Simeon Freeman Returns, Resumes Tough Talk

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MPC standard bearer, Simeon Freeman, believes the government of Liberia needs to be relieved of deadweight caused by certain ministries and agencies

The political leader of the Movement for Progressive Change (MPC) Simeon Freeman says the Government of Liberia sees her critics as enemies and has therefore vowed to remain robust on ills in the society.
According to him, Liberia has assumed a new dimension; and he is tough on President Ellen Johnson Sirleaf government because Liberians are still living in abject poverty.

“Those of us who caution the government are those in the interest of the people of Liberia. We are there to remind the government of its obligations. And so, we are classified as enemies,” he said, though he did not name others that have been declared enemies by the government because of their critical stances against President Sirleaf.

He made the statement yesterday upon his arrival at the Roberts International Airport (RIA) following months away from the country.

He stated that the current government is not working in the interest of the Liberian people; therefore our leaders allow corruption and poverty to eat up the citizens while a certain segment of the population enjoys the wealth of the nation.

“When the government agency, the National Oil Company of Liberia (NOCAL) went down, the President took responsibility and this means that she is shielding criminals. And those of us who see these things and bring them to the attention of the state are seen as the greatest enemies that are undermining the development of the country,” he said.

Mr. Freeman called on old politicians to give way to the new breed of politicians to take over and transform the country.

“Come 2017, you people will be able to look at the politics in the country and let these old politicians get out of the process in order for Liberia to assume a new dimension,” Freeman said.

He called on Liberians to make a decision in 2017 that will benefit the country, saying the time has come for Liberians to give power to those who have the country at heart, including himself.

Freeman has been out of Liberia for more than nine months since he evaded arrest by the Liberia National Police (LNP) to answer questions for his allegations that the Liberian government had a ‘hit-list’ of vocal Liberians it wanted to eliminate. His failure to provide substantive proof for his allegations turned many people against him, considering him as someone who wanted attention and using the government to get recognition abroad.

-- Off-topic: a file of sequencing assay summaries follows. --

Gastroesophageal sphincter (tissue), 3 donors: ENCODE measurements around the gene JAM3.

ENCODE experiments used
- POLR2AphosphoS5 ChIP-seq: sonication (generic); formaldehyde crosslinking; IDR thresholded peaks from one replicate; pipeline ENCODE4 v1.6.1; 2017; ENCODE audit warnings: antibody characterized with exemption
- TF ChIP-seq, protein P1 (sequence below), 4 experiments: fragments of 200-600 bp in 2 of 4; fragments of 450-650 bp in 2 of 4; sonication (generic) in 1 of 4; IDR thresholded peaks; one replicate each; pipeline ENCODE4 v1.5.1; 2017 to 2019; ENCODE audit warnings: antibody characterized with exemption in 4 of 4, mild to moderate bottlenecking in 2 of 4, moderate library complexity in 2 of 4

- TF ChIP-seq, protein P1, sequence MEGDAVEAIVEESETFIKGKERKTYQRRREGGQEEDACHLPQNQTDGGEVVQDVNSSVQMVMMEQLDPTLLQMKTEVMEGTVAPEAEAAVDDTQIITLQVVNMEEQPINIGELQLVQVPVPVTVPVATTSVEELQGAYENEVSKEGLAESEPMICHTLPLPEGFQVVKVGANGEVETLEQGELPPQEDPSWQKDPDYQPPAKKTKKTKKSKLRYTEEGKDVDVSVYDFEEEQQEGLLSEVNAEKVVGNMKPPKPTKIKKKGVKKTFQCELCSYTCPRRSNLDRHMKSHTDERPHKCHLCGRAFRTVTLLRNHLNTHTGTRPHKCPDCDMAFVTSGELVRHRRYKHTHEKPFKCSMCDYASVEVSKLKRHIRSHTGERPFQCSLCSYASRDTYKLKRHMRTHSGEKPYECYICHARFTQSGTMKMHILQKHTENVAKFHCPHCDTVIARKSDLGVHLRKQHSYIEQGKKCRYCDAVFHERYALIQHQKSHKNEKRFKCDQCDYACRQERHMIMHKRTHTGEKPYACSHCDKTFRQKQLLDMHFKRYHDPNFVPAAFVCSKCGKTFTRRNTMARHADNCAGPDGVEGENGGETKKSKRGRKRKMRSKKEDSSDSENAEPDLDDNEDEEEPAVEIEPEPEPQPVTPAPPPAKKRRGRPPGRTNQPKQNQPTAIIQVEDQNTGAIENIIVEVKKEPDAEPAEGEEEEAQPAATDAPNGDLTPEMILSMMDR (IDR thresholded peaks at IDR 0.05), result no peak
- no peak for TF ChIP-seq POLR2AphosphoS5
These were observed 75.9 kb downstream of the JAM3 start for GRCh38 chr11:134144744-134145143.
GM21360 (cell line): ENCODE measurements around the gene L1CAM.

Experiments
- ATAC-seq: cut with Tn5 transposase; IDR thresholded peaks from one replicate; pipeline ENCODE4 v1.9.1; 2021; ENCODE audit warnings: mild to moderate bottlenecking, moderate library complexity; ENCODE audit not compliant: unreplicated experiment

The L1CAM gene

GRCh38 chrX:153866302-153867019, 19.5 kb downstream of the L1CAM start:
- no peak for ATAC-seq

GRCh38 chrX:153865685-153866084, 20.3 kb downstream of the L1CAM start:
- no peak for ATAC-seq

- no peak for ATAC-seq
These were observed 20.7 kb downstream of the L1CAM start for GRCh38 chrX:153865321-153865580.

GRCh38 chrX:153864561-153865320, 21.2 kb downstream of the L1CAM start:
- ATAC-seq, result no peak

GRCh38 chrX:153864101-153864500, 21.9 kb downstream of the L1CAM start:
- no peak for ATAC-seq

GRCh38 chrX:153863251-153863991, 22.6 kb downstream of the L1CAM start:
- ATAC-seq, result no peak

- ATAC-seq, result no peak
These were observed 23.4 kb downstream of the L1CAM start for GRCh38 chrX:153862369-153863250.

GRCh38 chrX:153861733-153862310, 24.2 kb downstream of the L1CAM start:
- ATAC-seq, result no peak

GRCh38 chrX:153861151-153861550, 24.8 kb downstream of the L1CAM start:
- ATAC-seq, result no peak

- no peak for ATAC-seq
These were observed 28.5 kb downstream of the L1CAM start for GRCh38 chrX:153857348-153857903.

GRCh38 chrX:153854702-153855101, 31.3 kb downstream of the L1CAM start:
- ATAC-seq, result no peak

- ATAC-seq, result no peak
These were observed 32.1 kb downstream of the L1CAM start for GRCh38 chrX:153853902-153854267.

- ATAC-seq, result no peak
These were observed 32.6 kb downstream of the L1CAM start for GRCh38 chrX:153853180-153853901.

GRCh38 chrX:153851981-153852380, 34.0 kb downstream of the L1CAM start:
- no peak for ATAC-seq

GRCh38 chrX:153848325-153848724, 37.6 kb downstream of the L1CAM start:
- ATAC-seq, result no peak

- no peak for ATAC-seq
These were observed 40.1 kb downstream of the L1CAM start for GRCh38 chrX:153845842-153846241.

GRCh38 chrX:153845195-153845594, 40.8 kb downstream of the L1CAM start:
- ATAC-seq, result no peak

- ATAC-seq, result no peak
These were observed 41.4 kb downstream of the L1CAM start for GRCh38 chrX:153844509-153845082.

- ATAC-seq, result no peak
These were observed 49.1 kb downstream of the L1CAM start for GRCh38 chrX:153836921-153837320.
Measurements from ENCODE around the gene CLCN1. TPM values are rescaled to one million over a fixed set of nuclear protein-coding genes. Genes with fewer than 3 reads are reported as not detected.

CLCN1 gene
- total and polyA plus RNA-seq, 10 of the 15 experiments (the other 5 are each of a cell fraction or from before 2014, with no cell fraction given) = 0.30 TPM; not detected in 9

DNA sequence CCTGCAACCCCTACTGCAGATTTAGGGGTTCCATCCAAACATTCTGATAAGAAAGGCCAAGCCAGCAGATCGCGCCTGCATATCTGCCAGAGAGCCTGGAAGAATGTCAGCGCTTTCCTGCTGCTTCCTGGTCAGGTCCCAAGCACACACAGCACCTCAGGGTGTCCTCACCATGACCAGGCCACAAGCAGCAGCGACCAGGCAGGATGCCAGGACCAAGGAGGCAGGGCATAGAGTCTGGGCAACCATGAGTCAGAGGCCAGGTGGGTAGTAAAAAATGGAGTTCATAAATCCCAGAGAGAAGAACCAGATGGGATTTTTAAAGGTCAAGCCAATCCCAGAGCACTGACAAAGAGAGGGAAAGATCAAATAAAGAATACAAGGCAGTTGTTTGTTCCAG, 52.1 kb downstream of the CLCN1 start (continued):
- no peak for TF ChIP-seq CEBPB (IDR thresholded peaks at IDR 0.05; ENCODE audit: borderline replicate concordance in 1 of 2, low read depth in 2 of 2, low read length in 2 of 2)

The LNP ordered 15 armed Police Support Unit (PSU) and Emergency Response Unit (ERU) officers to Mr. Freeman’s residence, after he was invited but failed to come to the LNP headquarters to provide clarity and help the police sort out the confusion.

But Freeman claimed he made the statement based on widespread speculation in the media, following the mysterious death of Harry Greaves, who spent the last months of his life enlightening the public about the many ways people in power were exploiting and further corrupting the system to the chagrin of the masses. Mr. Greaves was found dead on the beach behind the Foreign Ministry in February 2016. International pathologists and forensics experts ruled his death as drowning, a conclusion many in the general public flatly rejected.

Freeman, who himself could not provide any proof on Greaves’ death or his hit-list allegation, realized the unnecessary tension he had caused and went into hiding. He managed to evade capture and snuck out of the country. Weeks later, seeing that it was pointless chasing a man who no one knew how he left the country, the Liberian government abandoned its pursuit and eventually threw out any charges that would have been pressed against him.

Freeman’s absence from the country has not helped his cause as a champion of those he claimed he has advocating for. Many called him a coward for not standing by his utterances like others who were invited by police for questioning around the same time. Whether his return to the scene singing the same song of “people living in abject poverty” will draw the masses to his side remains to be seen. For many of those living in “abject poverty,” the man who ran away from his own words is just history, but he now has a chance to prove them otherwise.

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